Bowl barrow and disc barrow 600m NNW of Sandpoint Farm

Overview

Heritage Category:
Scheduled Monument
List Entry Number:
1008115
Date first listed:
15-Oct-1976
Date of most recent amendment:
16-Feb-1994

Map

Ordnance survey map of Bowl barrow and disc barrow 600m NNW of Sandpoint Farm
© Crown Copyright and database right 2019. All rights reserved. Ordnance Survey Licence number 100024900.
© British Crown and SeaZone Solutions Limited 2019. All rights reserved. Licence number 102006.006.
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Location

The building or site itself may lie within the boundary of more than one authority.

District:
North Somerset (Unitary Authority)
Parish:
Kewstoke
National Grid Reference:
ST 32714 66050

Reasons for Designation

Bowl barrows, the most numerous form of round barrow, are funerary monuments dating from the Late Neolithic period to the Late Bronze Age, with most examples belonging to the period 2400-1500 BC. They were constructed as earthen or rubble mounds, sometimes ditched, which covered single or multiple burials. They occur either in isolation or grouped as cemeteries and often acted as a focus for burials in later periods. Often superficially similar, although differing widely in size, they exhibit regional variations in form and a diversity of burial practices. There are over 10,000 surviving bowl barrows recorded nationally (many more have already been destroyed), occurring across most of lowland Britain. Often occupying prominent locations, they are a major historic element in the modern landscape and their considerable variation of form and longevity as a monument type provide important information on the diversity of beliefs and social organisations amongst early prehistoric communities. They are particularly representative of their period and a substantial proportion of surviving examples are considered worthy of protection.

Disc barrows, the most fragile type of round barrow, date from the Early Bronze Age (1400-1200 BC) and, like bowl barrows, can occur either in isolation or in cemeteries. Disc barrows were constructed as a circular or oval area of level ground defined by a bank and internal ditch and containing one or more centrally or eccentrically located small, low mounds covering burials, usually in pits. The burials, normally cremations, are frequently accompanied by pottery vessels, tools or personal ornaments. It has been suggested that disc barrows were normally used for the burial of women, although this remains unproven. However, it is likely that the individuals buried were of high status. Disc barrows are rare nationally, with about 250 known examples, most of which are in Wessex. Their richness in terms of grave goods provides important evidence for chronological and cultural links amongst prehistoric communities over a wide area of southern England as well as providing an insight into their beliefs and social organisation. As a particularly rare and fragile form of round barrow, all identified disc barrows would normally be considered to be of national importance. The bowl barrow and disc barrow 600m NNW of Sandpoint Farm, survive well and contain archaeological and environmental information relating to the monument and the landscape in which it was constructed.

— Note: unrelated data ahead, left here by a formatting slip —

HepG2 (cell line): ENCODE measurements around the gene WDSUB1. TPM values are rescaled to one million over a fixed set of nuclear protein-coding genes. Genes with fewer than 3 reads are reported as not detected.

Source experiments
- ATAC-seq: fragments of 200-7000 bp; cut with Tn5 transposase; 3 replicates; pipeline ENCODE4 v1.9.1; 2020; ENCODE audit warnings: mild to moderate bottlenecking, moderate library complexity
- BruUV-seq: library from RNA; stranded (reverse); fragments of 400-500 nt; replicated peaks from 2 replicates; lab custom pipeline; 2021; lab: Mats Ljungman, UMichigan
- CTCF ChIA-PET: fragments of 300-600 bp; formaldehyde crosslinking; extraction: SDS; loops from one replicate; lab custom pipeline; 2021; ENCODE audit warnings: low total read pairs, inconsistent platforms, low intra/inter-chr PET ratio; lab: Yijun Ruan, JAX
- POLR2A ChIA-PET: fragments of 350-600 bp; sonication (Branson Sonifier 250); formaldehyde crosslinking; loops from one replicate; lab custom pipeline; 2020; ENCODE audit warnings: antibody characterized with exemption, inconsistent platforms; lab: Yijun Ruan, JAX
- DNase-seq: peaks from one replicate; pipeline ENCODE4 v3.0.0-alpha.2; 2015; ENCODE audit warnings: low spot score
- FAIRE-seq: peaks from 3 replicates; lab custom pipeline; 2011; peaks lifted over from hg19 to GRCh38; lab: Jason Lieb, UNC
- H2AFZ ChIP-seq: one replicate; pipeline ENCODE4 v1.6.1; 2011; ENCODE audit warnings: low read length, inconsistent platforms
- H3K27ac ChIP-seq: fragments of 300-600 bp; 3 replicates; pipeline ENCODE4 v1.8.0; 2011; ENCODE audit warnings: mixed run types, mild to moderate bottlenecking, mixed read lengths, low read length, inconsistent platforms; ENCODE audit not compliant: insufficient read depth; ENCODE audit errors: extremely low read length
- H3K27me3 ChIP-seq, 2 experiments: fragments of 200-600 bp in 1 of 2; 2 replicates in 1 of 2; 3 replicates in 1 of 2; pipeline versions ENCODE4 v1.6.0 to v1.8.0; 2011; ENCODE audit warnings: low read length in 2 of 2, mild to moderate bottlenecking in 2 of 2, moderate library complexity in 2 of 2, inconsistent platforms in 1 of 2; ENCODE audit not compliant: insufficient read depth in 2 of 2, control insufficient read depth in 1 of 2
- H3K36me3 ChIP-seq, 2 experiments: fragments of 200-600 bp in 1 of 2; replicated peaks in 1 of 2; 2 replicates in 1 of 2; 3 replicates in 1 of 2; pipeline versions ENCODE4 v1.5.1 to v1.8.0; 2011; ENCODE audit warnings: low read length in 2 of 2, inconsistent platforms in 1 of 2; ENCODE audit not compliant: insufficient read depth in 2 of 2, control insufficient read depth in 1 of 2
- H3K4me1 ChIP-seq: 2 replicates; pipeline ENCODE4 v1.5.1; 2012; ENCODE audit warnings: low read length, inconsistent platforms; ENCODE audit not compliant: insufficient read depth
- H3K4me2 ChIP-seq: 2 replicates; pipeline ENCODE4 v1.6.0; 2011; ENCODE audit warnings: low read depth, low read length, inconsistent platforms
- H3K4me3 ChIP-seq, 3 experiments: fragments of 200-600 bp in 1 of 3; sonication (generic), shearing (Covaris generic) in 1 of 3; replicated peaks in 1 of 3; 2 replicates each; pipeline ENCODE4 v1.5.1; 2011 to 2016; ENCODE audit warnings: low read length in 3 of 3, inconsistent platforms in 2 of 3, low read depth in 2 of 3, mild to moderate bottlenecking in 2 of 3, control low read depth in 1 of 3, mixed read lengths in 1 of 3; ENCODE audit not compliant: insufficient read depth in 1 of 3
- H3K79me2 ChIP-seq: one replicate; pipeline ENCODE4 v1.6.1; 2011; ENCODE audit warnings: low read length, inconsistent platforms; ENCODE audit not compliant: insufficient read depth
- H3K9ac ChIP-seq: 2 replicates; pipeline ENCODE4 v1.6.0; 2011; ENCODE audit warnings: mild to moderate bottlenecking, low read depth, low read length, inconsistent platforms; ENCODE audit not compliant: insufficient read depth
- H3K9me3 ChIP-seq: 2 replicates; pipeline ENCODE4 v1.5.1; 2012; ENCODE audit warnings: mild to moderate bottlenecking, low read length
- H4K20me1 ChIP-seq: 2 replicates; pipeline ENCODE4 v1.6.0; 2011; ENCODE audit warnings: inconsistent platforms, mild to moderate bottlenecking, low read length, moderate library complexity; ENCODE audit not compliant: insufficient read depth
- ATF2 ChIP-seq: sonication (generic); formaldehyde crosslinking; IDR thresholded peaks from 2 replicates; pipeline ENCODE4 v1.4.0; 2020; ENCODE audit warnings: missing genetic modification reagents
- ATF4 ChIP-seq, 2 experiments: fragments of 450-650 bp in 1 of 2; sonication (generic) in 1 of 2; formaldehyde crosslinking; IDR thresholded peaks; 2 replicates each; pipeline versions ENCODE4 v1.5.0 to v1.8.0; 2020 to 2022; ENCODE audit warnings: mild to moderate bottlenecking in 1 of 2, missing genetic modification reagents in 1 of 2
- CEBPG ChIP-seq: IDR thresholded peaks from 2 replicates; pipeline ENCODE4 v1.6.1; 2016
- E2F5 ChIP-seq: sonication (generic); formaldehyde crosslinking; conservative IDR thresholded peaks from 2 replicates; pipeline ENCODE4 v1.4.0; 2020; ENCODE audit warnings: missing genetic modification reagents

Details

The monument includes a bowl barrow and a disc barrow, aligned east-west, and situated on the crest of a coastal promontory overlooking Sand Bay 600m NNW of Sandpoint Farm. The bowl barrow, the western of the pair, has a mound c.0.5m high and 10m in diameter surrounded by a ditch from which material was quarried during the construction of the monument. This has become infilled over the years but survives as a buried feature c.2m wide. The top of the mound has a flattened appearance; an OS triangulation point is situated on the eastern side. The disc barrow is situated c.6m east of bowl barrow and has an external bank c.0.2m high and slight internal ditch defining an area c.8m across. Within the north-east section of the inner area lies a slight mound c.0.2m high by 0.8m wide. The OS triangulation point is excluded from the scheduling, although the underlying ground is included.

MAP EXTRACT The site of the monument is shown on the attached map extract. It includes a 2 metre boundary around the archaeological features, considered to be essential for the monument's support and preservation.

Legacy

The contents of this record have been generated from a legacy data system.

Legacy System number:
22827
Legacy System:
RSM

Sources

Books and journals
Grinsell, L, 'Proceedings of the Somerset Archaeology and Natural Hist Soc' in Somerset Barrows Part II, , Vol. 115, (1971), 108
Other
Definition of fancy barrow, Darvill, T.C., MPP Single Monument Class Description - Fancy Barrows (Definit.), (1988)
Description, Thackray D, National Trust Archaeological Sites Records, (1980)

Legal

This monument is scheduled under the Ancient Monuments and Archaeological Areas Act 1979 as amended as it appears to the Secretary of State to be of national importance. This entry is a copy, the original is held by the Department for Digital, Culture, Media and Sport.

End of official listing

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